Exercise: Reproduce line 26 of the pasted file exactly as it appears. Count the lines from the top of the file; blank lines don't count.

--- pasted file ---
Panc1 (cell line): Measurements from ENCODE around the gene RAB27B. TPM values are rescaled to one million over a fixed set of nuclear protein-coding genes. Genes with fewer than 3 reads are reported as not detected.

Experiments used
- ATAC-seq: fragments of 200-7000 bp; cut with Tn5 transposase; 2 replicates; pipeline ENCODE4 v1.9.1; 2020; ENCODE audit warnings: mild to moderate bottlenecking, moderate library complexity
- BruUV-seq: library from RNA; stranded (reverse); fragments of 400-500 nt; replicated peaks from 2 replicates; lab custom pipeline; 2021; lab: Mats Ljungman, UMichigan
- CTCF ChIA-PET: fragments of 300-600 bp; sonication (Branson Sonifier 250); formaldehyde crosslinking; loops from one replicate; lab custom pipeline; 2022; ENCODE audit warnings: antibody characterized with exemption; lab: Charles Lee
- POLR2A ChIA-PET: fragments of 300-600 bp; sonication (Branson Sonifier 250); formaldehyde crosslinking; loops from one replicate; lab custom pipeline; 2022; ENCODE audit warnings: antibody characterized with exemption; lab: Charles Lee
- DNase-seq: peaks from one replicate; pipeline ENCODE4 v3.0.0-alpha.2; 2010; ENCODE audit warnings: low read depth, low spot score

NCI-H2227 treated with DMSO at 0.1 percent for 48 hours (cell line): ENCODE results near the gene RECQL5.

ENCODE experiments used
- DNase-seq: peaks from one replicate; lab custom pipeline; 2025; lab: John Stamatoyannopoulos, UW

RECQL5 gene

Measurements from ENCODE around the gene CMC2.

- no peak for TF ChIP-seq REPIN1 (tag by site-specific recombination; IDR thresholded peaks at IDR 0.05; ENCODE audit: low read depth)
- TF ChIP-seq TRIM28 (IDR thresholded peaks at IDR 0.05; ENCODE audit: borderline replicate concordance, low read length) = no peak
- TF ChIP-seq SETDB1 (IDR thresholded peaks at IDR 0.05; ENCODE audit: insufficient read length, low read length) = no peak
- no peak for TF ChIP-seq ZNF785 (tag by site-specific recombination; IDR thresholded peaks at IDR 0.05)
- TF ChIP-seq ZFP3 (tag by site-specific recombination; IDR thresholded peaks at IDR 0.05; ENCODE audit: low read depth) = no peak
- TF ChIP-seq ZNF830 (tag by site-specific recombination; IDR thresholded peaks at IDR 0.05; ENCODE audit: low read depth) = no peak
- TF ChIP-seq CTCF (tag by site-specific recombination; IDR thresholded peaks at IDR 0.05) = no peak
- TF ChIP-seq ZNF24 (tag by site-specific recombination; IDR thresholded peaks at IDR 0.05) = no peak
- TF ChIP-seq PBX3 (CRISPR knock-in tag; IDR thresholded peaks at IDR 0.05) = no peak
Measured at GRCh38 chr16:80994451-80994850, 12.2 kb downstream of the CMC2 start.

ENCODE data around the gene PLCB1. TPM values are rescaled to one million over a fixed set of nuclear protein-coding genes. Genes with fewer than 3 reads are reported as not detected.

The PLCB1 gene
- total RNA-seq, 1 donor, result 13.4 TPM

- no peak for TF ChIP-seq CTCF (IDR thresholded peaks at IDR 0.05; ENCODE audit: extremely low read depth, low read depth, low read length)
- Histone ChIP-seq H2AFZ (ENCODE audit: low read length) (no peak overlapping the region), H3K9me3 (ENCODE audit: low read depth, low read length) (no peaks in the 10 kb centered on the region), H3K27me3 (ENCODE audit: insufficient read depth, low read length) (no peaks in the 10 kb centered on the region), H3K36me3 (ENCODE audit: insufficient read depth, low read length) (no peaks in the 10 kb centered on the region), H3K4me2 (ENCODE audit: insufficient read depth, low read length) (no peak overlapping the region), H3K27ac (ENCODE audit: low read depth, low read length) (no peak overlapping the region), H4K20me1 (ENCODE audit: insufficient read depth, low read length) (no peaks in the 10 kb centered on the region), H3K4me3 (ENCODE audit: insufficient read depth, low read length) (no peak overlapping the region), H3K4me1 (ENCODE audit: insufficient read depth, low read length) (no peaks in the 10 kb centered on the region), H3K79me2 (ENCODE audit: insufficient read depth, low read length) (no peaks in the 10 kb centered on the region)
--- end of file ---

- no peak for TF ChIP-seq CTCF (IDR thresholded peaks at IDR 0.05; ENCODE audit: extremely low read depth, low read depth, low read length)